Birthing racial difference: conversations with my mother and others.
Studies in the Maternal, 1(1) pp. 1–21.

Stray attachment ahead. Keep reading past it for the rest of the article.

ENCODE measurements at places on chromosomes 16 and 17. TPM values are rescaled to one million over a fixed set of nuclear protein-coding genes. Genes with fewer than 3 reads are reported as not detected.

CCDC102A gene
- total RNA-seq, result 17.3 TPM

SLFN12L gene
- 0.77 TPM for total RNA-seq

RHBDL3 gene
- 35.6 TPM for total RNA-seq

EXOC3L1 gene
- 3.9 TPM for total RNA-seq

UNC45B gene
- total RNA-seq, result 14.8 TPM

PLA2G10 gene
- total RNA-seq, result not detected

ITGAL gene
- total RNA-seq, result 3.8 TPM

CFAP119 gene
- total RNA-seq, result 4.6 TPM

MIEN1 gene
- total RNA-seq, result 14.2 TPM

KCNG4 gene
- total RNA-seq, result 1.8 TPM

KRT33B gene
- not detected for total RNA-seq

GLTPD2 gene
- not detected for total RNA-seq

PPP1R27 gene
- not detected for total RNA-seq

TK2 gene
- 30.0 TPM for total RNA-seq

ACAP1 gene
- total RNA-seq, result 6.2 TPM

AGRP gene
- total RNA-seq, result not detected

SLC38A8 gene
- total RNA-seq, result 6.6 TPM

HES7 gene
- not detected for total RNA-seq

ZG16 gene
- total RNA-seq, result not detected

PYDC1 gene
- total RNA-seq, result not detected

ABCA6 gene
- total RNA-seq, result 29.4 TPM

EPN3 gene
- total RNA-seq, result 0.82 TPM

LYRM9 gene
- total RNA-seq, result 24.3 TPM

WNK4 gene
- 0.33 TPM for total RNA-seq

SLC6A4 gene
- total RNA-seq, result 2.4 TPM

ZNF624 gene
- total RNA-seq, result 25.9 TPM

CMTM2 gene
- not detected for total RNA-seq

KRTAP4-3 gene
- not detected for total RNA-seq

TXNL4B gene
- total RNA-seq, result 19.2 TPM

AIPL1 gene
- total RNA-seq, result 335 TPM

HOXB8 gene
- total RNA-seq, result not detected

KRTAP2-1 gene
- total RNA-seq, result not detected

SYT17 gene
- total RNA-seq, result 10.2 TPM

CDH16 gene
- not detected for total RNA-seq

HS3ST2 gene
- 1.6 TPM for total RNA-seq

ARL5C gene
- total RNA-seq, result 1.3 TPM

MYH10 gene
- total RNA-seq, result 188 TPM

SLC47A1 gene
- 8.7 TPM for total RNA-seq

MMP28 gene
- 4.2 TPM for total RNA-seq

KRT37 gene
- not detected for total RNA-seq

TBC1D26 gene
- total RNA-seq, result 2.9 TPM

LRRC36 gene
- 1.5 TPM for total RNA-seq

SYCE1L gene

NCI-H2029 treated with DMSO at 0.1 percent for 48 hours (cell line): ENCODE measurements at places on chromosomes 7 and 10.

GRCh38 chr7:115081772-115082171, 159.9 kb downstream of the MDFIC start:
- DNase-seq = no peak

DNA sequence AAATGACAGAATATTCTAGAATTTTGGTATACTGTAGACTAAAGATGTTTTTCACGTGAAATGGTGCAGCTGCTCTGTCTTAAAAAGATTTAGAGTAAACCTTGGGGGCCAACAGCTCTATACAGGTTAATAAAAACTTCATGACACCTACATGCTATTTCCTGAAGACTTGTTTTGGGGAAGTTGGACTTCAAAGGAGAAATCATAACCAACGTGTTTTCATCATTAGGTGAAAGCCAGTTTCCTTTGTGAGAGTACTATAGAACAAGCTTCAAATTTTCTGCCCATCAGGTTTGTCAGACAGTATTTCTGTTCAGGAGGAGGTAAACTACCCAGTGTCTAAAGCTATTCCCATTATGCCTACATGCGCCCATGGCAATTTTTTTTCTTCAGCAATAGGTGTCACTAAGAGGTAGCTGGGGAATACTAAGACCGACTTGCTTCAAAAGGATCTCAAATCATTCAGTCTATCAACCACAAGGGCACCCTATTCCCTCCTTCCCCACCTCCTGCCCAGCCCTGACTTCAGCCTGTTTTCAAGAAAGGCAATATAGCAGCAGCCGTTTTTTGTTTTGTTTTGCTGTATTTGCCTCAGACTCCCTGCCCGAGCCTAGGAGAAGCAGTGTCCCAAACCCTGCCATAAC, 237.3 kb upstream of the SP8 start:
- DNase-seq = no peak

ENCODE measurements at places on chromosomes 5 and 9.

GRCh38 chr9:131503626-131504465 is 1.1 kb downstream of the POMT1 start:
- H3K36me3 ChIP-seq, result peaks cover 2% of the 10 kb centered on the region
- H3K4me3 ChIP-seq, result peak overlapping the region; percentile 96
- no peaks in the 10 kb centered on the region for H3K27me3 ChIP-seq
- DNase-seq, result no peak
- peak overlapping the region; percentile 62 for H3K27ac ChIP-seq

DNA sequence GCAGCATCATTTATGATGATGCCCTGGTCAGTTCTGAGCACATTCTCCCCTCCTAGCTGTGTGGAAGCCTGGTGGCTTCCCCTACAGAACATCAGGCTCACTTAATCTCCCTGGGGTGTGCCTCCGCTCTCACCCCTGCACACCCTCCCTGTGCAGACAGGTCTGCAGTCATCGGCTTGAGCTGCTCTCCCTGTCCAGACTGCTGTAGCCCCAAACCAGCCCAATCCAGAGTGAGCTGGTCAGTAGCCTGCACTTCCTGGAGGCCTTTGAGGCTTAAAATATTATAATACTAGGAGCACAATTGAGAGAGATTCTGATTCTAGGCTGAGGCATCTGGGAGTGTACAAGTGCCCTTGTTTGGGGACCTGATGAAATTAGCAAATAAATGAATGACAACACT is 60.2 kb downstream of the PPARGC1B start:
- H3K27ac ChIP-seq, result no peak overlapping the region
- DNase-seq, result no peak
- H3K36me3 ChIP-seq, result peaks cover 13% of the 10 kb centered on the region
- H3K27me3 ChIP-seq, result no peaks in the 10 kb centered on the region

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This article uses autobiographical material to explore how 'race' has operated as structuring principle in Britain since the end of the Second World War. It stages an encounter between lived experience (as revealed through memory) and psychoanalytic and sociological texts. The article attempts to show how 'life' is both captured by these traditions of thought and how it exceeds them. The focus is on the material and emotional registers of intersubjectivity across the divisions of black and white. The article is punctuated by brief moments of musical interruption which illustrate the pervasive presence of gendered, raced and sexed in artefacts of popular culture.
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